A mature man with experience, education and a military background could enter the AIF through an application for an immediate officer’s commission. If approved the man would begin service as a lieutenant. A Toowoomba man who followed this path was Thomas Cotgrave Hewitt. He enlisted at Toowoomba on 7 November 1914. He had lived in the city for seven years, where he was Science Master at Toowoomba Grammar School.
Tom Hewitt was born at Wingen, New South Wales, on 31 March 1881, the son of Mary and Henry Vigors Hewitt of “Dansden” Baulkham Hills, Sydney. He had a brother and sister living in regional areas of NSW, at West Maitland and Inverell respectively, during and after the War. Tom was educated at The Kings School at Parramatta, in Sydney’s west, and at the University of Sydney, where he attained a BA degree. His work in education began at the Guildford School in Perth, and included a role with army cadets, effectively for over twenty years. He also served in the militia.
Tom Hewitt was thirty-three years old when he enlisted. He was almost 5’10” tall and weighed 154 pounds. At Enoggera he was appointed to the new 26th Battalion, a battalion of the 7th Brigade – made up of a majority of Queenslanders, with a draft of recruits from Tasmania. The battalion was officially raised in April 1915, became part of the 2nd Division, and was embarked at Brisbane bound for Egypt for further training and deployment to Gallipoli. Tom Hewitt was promoted to Captain, A Company, prior to his departure in April.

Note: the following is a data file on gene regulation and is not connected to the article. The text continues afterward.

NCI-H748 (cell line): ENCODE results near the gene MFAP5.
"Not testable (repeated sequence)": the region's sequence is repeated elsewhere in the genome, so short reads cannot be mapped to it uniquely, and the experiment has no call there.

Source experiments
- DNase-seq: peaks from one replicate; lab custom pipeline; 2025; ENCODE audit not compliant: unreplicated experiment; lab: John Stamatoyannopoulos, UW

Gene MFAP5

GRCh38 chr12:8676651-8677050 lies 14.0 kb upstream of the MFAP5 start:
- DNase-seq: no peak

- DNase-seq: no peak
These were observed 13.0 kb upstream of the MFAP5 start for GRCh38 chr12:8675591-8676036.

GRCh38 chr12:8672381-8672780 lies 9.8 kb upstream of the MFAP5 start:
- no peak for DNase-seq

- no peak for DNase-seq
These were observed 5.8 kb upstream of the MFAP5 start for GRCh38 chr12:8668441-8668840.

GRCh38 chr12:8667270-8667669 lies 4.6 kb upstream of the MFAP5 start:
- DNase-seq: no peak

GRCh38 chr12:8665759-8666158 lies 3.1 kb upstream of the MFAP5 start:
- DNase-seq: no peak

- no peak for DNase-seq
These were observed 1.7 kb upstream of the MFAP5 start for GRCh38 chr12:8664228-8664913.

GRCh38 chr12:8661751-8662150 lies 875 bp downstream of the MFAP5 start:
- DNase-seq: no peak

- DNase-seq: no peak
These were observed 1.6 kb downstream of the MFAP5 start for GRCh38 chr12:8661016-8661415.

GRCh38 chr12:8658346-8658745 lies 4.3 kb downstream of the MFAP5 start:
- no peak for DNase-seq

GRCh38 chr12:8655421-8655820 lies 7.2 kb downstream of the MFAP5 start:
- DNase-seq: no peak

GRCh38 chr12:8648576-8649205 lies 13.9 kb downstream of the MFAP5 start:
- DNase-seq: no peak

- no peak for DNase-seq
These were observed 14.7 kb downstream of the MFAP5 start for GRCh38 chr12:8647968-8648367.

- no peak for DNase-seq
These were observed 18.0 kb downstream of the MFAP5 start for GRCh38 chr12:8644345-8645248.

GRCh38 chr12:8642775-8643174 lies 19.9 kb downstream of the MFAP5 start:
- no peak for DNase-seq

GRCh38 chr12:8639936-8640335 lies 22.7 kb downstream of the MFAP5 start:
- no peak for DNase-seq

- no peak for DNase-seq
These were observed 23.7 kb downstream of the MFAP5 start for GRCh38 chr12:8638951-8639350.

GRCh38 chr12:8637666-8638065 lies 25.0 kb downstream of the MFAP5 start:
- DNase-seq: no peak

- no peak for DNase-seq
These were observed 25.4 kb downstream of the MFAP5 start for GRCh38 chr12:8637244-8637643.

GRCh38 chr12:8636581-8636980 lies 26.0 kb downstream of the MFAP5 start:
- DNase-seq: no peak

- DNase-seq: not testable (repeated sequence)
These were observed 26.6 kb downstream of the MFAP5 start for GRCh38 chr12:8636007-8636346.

The 26th Battalion served on Gallipoli for three months, from 12 September to 12 December. During this time Tom remained safe from Turkish fire, but had a short stint in the Field Ambulance with illness in late November. He returned to Egypt via Mudros on 9 January 1916. Here the battalion was reinforced, trained, brought up to strength and prepared for transfer to the BEF and the Western Front. It departed for Marseilles on 15 March.
After its arrival in France, the 26th fought in the front-line trenches from June until its deployment to the Somme Valley area where it was to be part of the offensive to capture Pozieres Heights. At Pozieres it took part in two horrific attacks that cost it over 650 casualties. In the first of these the battalion attempted to capture two German trenches known as OG1 and OG2. The attack is discussed in detail by the historian CEW Bean in Volume III of his Official History of the AIF. During this battle somewhere in the German lines Tom Hewitt was killed in action soon after midnight of the 28/29 July. His body was not recovered as the attack failed and the ground was largely left in German hands. He was 35 years old and is recorded on the Villers-Bretonneux Memorial.
Several witnesses provided accounts to the Red Cross of Tom’s last moments. However, there are discrepancies in the record – not surprising, given the huge number of casualties and the fact that most statements were provided months later at hospitals in England. One soldier saw a “spark hit his helmet” that was apparently the bullet that killed him; others testified that he had received a machine-gun bullet to the head on the German parapet and was limping from an earlier hit to the legs. CEW Bean (p. 635) wrote that he died while going back to re-direct artillery fire to help his men advance. Perhaps the account that should be quoted here is the one written by his mother who spoke to survivors and provided this statement to the AWM after the war: